We usually think that faith is the result of wisdom. We are wise, so we act in a faithful manner of life. There is no argument about that, but we also should consider the fact that wisdom is the result of faith.
Who is wise and understanding among you? Let him show by good conduct that his works are done in the meekness of wisdom (James 3:13).
I don’t want to belabor the idea I wrote about yesterday, but this is another verse that speaks to it. The things we tell ourselves determine what we believe and do. Today I read a meme that expressed it well.
Be careful what you say to yourself. You’re listening.
Maybe this is dealing with the broad principles of thought. Maybe the passage expresses the dangers of a negative attitude. Well, no one should argue that positive attitudes are not important in life. Don’t teach yourself bad attitudes. But how often have we hurt ourselves because we told ourselves ideas that were false instead of attitudes? Think about that. I imagine that you could think of several times that has happened.
A False Dichotomy
The hungry man says, “I had no choice but to rob others.” But he did have a choice. He exercised his mind and convinced himself of a false idea by creating a false dichotomy. Or maybe he didn’t conceive of that dichotomy himself. Satan is certainly active in this world. We humans tend to limit ourselves to these terrible choices instead of taking the time to creatively tackle the problem at hand and finding a solution that leads to godliness. We love the idea that we have no choice when we are faced with the guilt of sin.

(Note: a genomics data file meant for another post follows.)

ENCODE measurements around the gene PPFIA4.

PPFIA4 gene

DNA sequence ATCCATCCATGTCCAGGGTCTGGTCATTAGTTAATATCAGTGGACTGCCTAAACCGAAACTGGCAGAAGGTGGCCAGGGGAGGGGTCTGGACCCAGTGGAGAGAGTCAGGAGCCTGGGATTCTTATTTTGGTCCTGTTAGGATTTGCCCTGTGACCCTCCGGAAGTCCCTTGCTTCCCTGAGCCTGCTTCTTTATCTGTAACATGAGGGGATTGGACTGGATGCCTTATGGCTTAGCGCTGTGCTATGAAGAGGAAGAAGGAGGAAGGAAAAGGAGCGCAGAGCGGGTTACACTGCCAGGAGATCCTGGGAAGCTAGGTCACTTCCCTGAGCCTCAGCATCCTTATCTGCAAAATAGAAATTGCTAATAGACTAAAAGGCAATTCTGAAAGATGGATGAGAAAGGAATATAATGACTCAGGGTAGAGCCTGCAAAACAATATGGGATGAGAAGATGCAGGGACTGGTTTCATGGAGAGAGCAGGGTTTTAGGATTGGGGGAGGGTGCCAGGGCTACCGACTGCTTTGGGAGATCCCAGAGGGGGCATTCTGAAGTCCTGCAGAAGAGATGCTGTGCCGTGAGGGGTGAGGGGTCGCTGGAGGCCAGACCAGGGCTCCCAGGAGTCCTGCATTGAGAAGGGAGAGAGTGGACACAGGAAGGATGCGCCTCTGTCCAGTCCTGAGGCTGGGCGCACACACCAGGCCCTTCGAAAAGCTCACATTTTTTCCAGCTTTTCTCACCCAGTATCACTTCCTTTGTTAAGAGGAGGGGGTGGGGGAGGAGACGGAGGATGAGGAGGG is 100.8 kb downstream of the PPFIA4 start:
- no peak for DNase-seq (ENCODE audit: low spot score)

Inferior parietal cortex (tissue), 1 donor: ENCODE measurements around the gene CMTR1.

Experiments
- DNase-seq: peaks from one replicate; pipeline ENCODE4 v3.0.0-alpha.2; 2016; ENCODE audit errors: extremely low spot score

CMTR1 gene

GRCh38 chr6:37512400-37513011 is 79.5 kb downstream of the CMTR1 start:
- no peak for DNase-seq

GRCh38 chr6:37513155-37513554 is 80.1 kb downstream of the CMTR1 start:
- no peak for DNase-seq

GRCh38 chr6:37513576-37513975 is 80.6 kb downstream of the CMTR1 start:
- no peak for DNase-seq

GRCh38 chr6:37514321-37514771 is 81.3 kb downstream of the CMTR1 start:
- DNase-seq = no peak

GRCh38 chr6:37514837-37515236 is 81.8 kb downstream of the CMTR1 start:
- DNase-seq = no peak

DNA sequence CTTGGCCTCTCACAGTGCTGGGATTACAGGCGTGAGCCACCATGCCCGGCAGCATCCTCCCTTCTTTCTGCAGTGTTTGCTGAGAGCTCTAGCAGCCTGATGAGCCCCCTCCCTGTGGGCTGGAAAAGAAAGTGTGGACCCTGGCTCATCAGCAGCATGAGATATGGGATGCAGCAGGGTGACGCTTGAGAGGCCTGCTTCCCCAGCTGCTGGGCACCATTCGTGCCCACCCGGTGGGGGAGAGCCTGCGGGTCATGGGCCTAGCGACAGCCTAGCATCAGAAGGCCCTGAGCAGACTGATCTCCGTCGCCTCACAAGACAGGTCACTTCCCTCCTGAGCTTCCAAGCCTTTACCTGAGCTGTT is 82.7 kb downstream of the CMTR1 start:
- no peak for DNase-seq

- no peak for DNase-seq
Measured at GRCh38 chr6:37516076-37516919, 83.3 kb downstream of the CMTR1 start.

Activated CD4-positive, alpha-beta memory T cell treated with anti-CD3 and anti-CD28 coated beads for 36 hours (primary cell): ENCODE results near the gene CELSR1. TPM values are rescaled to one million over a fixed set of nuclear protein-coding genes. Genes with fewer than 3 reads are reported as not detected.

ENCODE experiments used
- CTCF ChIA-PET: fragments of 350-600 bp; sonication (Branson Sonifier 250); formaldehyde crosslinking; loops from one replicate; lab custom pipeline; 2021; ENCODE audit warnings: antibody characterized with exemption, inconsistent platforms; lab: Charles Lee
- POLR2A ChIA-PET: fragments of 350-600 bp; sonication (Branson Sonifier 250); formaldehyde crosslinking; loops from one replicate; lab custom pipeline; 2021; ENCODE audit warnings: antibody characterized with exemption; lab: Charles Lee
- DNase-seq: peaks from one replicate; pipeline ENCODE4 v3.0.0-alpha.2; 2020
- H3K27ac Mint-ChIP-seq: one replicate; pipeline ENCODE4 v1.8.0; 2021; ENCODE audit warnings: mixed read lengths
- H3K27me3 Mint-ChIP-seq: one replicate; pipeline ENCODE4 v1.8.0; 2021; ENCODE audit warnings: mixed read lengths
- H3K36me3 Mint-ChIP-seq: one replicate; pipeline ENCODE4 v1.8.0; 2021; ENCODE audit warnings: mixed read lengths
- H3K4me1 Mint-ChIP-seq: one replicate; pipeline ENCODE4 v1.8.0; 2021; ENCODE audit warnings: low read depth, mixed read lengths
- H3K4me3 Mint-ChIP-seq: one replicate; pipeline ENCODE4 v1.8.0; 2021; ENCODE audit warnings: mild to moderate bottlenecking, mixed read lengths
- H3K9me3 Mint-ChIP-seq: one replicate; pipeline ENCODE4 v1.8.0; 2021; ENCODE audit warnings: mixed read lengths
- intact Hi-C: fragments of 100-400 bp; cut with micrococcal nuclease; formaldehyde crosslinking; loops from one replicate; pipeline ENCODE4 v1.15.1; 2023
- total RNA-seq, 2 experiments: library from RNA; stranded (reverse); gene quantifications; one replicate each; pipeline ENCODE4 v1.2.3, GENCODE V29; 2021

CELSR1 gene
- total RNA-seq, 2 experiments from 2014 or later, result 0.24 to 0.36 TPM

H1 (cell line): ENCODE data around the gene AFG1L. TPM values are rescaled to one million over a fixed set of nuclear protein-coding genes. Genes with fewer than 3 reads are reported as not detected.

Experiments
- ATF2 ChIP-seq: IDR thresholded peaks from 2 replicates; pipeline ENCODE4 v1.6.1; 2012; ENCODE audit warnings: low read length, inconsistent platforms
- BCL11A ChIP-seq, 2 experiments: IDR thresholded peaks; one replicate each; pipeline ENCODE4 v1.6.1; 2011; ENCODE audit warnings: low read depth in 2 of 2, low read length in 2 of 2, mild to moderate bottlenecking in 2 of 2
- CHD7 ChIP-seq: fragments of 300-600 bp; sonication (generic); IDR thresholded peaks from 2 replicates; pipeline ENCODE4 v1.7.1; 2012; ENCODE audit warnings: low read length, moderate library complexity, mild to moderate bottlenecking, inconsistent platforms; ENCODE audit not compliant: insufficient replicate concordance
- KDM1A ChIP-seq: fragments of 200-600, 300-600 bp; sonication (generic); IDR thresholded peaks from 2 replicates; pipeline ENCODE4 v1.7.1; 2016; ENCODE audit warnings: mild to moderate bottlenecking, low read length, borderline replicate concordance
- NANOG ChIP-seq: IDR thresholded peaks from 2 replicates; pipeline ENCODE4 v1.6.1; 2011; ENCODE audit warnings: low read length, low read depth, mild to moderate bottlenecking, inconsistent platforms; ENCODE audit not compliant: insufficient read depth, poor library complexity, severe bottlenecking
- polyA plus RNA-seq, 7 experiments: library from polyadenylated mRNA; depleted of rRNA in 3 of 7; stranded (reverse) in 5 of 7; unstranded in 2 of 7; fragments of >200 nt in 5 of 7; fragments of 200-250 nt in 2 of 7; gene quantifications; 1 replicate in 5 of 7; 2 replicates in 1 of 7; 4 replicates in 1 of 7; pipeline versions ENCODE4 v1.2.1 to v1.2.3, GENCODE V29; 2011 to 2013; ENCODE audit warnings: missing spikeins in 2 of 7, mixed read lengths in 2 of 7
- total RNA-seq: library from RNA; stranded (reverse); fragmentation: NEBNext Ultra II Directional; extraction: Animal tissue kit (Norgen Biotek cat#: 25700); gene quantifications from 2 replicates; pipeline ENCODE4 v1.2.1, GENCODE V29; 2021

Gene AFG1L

So the bartender has to make a living. The stripper has to get through college or feed her baby. Gangsters are trapped into a life filled with hatred, prison, and worse. Prostitutes have to eat. Liars have to win. We create an endless supply of false dichotomies, so much so that we are all familiar with the saying, “Whatever you have to tell yourself.”
Oh, but the wise person will not accept such lies. We should seek wisdom from above, not the worldly wisdom which surrounds us. When we “receive with meekness the implanted word” instead of the words of our own wisdom, and we act upon those ideas, we prove by our very works what words we are accepting. In this case, we choose to have faith in God’s instructions. When we accept God’s word in meekness and act upon it, we are choosing through faith to be wise.
Wisdom is the result of faith.
Whose words are you choosing to follow?
See you tomorrow!